Re-View: Spoiler Warning

WHEN was the last time you saw a flick knowing nothing about it? No trailer viewings, no newspaper reviews, no recommendation from your cousin's-girlfriend's-father's-former roommate. Nothing.

Well that's how I came at Far from the Madding Crowd. And I must say I was quite relieved. Especially when I saw Carey Mulligan, (so often playing a tragic figure with those always-on-the-verge-of-tears eyes) lighting up the screen with her optimistic radiance.

In this epic romance set in late 19th century rural England, Mulligan plays Bathsheba Everdene, an independent woman who to put it simply - just wants to farm her land without a bloody man asking her to marry him every five minutes. Unfortunately in the repressed, male-driven world where she lives, this ain't easy.

Based on the Thomas Hardy novel of the same name (so the credits told me), this film shows just how to do an unrequited love story, full with plot twists and turns, love, lust, drownings, fires and storms, and, yes, even a sheep mass suicide. But what it has at the heart - that most modern romances fail at - is that although we all know who will end up together, we just want to get lost in the story enough to want it to happen. The trials and tribulations that befall these characters must be true. For at the centre of any great story - no matter how unbelievable - is truth.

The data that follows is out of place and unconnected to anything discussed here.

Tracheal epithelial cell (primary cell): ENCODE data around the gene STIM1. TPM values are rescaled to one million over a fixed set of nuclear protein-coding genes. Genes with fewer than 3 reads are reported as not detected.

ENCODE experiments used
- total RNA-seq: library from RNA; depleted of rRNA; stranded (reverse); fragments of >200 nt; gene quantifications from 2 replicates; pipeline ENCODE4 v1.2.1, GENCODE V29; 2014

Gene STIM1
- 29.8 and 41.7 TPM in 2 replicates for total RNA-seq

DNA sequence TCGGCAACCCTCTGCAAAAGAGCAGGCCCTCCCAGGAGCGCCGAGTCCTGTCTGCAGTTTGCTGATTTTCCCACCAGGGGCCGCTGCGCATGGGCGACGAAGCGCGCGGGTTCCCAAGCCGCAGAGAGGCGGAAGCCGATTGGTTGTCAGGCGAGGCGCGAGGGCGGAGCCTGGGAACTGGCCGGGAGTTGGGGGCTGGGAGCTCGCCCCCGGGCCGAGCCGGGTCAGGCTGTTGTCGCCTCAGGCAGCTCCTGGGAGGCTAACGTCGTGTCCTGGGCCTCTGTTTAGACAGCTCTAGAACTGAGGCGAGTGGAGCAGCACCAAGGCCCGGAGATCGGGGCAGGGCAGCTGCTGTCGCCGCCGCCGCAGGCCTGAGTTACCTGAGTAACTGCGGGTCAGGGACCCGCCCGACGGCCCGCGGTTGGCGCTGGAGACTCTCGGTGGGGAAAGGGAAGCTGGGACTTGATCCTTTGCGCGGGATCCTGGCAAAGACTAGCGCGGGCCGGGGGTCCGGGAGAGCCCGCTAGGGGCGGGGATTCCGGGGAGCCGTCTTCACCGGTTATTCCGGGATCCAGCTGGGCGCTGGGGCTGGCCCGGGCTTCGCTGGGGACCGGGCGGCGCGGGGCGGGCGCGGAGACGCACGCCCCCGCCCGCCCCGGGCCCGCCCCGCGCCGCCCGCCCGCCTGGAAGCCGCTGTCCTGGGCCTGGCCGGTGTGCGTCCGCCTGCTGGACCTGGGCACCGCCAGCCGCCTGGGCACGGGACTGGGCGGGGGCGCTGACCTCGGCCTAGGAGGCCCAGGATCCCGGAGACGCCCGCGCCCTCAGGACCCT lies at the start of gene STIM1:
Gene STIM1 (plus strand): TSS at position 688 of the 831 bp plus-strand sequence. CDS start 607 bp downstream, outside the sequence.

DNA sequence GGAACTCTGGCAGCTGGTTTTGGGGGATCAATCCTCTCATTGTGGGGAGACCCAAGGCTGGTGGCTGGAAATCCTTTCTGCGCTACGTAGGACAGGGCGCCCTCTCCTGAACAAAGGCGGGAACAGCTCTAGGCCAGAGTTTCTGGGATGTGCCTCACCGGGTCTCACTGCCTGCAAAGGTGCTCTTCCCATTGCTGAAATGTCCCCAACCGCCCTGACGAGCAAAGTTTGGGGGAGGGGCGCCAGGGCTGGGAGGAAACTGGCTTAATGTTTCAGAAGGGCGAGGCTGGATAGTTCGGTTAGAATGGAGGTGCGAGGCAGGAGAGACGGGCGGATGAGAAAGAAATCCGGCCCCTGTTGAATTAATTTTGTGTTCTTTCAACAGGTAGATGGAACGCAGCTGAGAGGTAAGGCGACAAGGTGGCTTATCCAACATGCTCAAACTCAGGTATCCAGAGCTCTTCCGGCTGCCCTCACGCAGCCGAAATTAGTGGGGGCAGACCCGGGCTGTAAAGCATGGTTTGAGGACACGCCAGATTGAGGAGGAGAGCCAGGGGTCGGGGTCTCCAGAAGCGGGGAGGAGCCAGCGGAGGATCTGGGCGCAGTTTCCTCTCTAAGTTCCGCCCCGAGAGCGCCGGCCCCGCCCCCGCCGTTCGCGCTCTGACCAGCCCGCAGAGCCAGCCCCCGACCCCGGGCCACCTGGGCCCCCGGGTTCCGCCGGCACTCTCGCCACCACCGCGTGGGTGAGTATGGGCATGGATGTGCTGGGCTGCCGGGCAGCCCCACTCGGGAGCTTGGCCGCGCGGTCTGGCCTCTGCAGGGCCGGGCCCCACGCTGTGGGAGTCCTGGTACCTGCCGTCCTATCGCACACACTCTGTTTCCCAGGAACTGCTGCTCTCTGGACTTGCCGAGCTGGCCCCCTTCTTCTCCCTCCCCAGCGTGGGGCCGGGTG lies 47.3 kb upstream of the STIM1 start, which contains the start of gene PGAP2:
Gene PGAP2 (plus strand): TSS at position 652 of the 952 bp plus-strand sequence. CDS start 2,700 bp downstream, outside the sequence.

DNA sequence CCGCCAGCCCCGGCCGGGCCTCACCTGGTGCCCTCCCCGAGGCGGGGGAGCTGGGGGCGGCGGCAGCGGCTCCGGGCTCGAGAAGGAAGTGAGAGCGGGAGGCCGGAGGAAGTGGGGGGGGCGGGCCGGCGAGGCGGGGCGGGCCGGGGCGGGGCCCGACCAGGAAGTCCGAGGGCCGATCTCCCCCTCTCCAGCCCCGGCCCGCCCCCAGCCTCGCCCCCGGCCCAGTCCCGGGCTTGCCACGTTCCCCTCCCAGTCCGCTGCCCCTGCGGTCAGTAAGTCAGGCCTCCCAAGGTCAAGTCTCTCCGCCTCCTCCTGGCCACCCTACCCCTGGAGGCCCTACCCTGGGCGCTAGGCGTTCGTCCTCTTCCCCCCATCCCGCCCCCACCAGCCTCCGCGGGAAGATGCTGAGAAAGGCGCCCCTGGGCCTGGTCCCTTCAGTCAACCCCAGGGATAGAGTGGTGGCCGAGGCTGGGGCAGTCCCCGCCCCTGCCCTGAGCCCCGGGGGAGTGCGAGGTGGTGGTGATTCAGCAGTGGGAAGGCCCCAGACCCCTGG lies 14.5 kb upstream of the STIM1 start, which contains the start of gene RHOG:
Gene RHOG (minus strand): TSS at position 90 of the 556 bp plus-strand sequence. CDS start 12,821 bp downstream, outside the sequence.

Mr Oak is an honourable, wise, and restrained character of much charisma and the casting of Belgian Matthias Schoenaerts is perfect. He matches and challenges our heroine. The damaged yet dignified Mr Boldwood courts respectfully and repeatedly while the dashing Sargeant Francis Troy may not be all that he promises. All three crowd and confuse the beautiful Bathsheba as she struggles with her own feelings, desires and dreams.

The film has some great lines befitting the best of English period drama, and at the same time shows modern romance films just how to juggle a plot, three potential suitors, pre-industrialised farming and still come up smelling like the English countryside.

Topics:  column film opinion re-view reviews

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